(Image found here, originally posted here)
I’m sure everyone’s focus is on the 6 January Select Committee’s first televised hearing, so I’m going to try to keep this pretty short tonight.
That said I do want to start with Putin’s remarks at a conference for young Russian entrepreneurs today.
Here is the video I am talking about https://t.co/6YP2BVpaLt 2/5
— Elena Chernenko (@ElenaChernenko) June 9, 2022
- He is assertive, cool-headed and absolutely self confident. And sure of his mission which he finally stated in plain text: “Peter the Great led the Northern War for 21 years. It would seem that he fought with Sweden, captured land… He didn’t capture it, he returned it!” 3/5
- Putin goes on: “When Peter the Great laid the new capital in St. Petersburg, none of the European countries recognized this territory as Russian, everyone recognized it as Swedens. But along with Finno-Ugric peoples Slavs lived ther from ancient times”. 4/5
- And the ending: “The same is true in the western direction, it concerns Narva, his first campaigns. Why did he care to do it? To returned (this land) and strengthen it – that’s what he did… Apparently, it also our destiny to return and strengthen.” 5/5
There’s a couple of things to unpack here. If you click through to the video, or just want to watch the relevant excerpt, which you can find at this tweet, Putin looks well. None of the things that people were pointing to as indicators that he’s quite ill are visible in the video from this appearance. Beyond noting it, I have no idea whether that is or is not indicative of anything.
The second thing, which is more important, is just how divorced from actual, factual reality Putin is. Right now his vaunted “second most powerful military in the world” is struggling to hold its lines in Ukraine. He doesn’t have the capability – other than, perhaps, Sea and Air Power – to do anything to Sweden or any of these other “western” lands he’s referring to. As we’ve been discussing for over three months now, he’s rational, but only within the context of the alternate historical reality he’s bought into and expanded on.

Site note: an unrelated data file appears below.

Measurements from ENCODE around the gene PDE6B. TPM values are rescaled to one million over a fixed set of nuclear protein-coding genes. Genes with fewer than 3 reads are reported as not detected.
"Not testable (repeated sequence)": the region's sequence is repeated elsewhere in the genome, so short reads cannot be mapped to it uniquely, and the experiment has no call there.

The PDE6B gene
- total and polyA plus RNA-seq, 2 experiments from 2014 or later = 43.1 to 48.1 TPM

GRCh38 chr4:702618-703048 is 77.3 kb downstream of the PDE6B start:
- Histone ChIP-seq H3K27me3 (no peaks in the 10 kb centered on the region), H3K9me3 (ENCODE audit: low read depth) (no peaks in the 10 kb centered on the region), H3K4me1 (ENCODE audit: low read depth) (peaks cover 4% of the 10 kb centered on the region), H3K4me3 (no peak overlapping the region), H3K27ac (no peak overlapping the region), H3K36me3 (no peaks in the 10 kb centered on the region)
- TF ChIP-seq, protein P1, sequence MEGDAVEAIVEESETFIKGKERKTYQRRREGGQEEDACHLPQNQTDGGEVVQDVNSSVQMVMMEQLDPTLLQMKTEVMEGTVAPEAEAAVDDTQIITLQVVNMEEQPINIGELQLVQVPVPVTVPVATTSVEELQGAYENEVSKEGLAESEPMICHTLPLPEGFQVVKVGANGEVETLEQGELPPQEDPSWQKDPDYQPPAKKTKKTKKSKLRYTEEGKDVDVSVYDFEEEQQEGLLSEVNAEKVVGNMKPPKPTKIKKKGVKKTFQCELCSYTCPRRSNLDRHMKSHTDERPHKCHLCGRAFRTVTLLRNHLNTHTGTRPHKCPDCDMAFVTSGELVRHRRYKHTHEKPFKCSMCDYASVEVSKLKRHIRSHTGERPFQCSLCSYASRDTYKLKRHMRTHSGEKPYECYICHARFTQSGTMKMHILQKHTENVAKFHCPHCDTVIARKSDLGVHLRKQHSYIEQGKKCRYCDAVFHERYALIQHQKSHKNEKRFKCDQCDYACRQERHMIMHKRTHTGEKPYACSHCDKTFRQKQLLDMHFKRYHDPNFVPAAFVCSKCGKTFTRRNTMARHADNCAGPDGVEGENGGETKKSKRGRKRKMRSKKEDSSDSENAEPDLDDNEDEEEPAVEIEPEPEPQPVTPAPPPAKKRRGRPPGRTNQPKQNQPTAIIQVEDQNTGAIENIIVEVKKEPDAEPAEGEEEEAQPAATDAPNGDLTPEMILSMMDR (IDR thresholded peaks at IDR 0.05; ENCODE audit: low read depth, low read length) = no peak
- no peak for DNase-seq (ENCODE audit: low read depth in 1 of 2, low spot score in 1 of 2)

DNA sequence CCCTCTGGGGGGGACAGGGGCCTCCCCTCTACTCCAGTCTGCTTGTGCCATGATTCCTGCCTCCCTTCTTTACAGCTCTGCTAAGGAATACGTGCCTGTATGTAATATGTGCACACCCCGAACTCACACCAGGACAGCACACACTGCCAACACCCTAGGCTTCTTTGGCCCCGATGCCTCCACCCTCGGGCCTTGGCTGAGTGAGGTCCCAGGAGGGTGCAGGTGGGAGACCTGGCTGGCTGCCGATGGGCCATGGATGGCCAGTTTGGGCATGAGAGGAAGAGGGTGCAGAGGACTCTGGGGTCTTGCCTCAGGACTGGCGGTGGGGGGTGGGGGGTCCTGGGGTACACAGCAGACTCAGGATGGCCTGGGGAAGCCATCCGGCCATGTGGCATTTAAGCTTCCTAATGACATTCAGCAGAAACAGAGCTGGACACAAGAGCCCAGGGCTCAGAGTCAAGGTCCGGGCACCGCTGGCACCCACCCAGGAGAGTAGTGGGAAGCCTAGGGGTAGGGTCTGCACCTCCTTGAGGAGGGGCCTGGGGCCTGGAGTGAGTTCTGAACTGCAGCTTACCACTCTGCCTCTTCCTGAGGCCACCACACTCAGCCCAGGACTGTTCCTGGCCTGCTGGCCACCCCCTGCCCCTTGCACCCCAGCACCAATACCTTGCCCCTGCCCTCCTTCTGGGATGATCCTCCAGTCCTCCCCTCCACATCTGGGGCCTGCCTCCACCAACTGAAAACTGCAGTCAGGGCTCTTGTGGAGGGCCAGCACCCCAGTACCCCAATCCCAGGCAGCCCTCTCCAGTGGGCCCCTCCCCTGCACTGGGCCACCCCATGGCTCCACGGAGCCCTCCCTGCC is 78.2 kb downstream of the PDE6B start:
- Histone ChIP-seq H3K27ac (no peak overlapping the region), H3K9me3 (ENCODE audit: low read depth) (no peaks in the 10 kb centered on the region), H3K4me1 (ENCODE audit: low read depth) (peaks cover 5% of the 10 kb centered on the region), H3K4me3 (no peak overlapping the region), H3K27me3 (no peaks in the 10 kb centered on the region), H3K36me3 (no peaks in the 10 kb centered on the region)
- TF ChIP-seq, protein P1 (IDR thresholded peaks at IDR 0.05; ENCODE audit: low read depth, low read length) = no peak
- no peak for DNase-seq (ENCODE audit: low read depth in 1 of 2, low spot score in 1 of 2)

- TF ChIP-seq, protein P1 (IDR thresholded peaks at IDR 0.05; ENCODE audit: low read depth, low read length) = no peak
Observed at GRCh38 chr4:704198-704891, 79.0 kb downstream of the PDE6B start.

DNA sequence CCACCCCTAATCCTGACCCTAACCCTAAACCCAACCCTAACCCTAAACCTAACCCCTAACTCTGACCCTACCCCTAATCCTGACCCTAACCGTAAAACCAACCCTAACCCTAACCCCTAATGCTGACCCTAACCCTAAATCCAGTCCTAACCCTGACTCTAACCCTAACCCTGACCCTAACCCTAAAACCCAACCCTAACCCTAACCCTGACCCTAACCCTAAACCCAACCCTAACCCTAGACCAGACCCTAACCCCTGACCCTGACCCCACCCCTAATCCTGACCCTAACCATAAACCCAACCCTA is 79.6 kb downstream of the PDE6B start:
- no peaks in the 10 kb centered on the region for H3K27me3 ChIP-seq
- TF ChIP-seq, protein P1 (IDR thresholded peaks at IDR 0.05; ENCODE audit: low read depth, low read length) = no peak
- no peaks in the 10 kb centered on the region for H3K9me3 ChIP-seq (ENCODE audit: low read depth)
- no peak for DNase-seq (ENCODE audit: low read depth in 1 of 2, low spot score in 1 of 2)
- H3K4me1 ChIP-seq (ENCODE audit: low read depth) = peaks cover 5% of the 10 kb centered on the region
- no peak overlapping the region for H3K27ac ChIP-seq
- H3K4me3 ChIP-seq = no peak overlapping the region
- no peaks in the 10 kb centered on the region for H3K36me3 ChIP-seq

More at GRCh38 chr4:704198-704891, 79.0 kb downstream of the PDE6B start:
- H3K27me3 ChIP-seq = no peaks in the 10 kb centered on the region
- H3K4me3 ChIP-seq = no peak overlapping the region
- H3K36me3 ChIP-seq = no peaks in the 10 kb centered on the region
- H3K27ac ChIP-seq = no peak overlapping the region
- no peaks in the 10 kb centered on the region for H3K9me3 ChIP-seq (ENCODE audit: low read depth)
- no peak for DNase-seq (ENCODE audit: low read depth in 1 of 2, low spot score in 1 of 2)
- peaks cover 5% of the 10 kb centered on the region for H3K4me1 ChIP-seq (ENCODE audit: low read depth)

Here’s President Zelenskyy’s address to Ukraine from earlier this evening. Video with subtitles followed by English transcript after the jump.
All our defenders!
I have recently finished a conversation with French President Emmanuel Macron. We talked primarily about defense support. Of course, this is a key topic. I informed Emmanuel about the situation on the frontline, about the possible development of confrontation in the coming days and weeks, about the intentions of the Russian occupiers and about our resistance.
Of course, we talked in detail about Ukraine’s European perspective. We are preparing for a response to our application for candidacy.
The issues of security guarantees for Ukraine and for the whole of Europe were also touched upon. I am grateful that we discussed this topic with the President of France. We continue our work.
I also spoke today with the Prime Minister of Montenegro about the path of our countries to the European Union. In fact, we exchanged experience.
We continue very active work in all the countries of the European Union on a daily basis, so that the situation regarding the candidacy for our country is equally perceived there – in the west, in the east, in the north and in the south of the European Union.
Most Europeans support Ukraine’s integration. And if Europeans support it, politicians who are still skeptical in some countries should not oppose themselves to the people, society and the very course of European history.
I addressed the participants of the ministerial meeting of the Organization for Economic Cooperation and Development. It is one of the most influential international organizations in the world. They severed ties with Russia. But substantial decisions are also needed – we need concrete pressure on Russia for what it is doing, including the crisis it has provoked in the world food market.